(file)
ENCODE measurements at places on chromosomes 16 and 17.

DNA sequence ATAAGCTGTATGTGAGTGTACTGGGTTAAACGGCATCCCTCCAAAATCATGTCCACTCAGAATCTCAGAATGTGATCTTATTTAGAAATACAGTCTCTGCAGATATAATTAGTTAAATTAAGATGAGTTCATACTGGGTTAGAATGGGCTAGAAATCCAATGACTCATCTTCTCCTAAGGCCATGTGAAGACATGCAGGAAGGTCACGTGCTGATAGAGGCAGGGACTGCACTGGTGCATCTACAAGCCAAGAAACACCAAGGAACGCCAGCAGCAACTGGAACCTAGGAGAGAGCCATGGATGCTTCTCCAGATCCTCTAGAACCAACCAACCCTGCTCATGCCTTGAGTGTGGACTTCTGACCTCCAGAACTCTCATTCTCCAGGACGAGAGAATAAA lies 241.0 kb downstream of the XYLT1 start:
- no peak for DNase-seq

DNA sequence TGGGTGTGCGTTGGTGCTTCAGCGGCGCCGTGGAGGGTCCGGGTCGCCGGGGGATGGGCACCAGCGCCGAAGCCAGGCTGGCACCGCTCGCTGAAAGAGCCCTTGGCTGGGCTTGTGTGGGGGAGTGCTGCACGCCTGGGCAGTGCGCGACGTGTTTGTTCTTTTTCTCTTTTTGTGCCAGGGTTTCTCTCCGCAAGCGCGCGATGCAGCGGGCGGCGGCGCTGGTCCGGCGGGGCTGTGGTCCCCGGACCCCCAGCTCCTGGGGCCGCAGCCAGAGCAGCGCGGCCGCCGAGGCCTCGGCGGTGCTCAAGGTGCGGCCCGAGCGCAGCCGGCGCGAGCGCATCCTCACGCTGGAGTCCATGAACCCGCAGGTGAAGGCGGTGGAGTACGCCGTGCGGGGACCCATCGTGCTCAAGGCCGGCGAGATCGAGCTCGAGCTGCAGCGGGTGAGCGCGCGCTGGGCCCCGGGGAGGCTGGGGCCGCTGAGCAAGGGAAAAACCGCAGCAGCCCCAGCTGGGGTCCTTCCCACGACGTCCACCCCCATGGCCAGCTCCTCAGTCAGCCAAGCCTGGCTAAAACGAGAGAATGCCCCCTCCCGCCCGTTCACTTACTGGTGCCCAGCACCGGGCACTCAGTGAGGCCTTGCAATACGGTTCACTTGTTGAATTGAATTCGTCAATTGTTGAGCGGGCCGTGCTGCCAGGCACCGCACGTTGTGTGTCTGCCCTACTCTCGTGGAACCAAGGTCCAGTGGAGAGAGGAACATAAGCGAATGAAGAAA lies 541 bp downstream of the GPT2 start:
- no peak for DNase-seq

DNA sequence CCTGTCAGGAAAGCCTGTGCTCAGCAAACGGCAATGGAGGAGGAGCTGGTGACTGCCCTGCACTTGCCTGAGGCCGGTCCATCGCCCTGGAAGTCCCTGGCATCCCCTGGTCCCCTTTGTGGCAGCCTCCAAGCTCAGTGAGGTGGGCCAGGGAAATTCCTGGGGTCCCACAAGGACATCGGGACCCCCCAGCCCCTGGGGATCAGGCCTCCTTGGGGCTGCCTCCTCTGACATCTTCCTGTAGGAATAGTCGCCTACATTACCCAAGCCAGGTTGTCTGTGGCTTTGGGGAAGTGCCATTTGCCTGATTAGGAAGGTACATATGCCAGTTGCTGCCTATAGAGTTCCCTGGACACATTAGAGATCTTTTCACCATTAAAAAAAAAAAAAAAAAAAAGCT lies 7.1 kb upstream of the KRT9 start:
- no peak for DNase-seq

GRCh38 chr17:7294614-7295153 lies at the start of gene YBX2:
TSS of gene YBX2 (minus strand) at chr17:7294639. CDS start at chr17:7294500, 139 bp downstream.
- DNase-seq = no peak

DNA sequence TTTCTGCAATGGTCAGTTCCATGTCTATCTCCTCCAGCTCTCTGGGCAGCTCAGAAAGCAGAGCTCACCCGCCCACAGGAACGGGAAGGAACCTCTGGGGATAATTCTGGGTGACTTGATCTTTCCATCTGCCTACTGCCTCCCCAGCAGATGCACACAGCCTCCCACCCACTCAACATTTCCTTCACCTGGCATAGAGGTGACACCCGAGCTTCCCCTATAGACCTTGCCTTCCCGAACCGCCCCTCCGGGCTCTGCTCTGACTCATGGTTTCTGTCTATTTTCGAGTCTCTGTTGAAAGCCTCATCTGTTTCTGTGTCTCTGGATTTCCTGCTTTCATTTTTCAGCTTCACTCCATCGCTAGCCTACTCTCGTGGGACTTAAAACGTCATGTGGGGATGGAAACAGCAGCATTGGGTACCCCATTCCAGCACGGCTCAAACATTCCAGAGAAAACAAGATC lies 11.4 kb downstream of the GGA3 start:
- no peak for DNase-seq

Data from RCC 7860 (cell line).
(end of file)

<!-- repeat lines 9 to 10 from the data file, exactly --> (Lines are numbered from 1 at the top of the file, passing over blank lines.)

TSS of gene YBX2 (minus strand) at chr17:7294639. CDS start at chr17:7294500, 139 bp downstream.
- DNase-seq = no peak